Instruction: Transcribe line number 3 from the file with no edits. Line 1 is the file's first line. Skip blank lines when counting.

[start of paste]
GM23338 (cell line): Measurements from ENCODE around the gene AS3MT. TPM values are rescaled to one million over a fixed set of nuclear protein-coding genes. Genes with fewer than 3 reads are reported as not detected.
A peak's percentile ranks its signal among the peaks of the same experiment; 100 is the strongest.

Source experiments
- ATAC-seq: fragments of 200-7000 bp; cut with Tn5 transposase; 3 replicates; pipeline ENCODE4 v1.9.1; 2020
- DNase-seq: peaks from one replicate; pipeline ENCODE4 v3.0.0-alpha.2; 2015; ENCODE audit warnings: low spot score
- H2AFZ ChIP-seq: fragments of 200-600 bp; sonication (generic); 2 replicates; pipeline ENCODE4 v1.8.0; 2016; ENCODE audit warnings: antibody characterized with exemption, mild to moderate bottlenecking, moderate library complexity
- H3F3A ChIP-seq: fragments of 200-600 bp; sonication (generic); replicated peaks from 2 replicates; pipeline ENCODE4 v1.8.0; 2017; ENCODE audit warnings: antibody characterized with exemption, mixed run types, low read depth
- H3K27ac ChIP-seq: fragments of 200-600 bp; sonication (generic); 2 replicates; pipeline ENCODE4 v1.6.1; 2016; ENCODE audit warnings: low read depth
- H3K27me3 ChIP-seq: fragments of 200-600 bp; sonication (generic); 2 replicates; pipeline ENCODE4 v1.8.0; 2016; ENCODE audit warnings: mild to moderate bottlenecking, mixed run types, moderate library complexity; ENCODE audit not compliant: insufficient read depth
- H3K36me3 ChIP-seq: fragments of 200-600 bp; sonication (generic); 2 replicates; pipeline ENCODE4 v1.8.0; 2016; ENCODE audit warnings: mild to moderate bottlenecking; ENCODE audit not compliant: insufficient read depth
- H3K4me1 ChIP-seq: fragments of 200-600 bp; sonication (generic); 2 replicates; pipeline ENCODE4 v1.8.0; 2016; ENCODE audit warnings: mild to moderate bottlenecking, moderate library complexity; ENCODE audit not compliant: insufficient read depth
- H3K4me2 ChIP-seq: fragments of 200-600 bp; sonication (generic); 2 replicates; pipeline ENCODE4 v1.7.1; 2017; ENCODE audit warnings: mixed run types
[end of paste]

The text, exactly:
Source experiments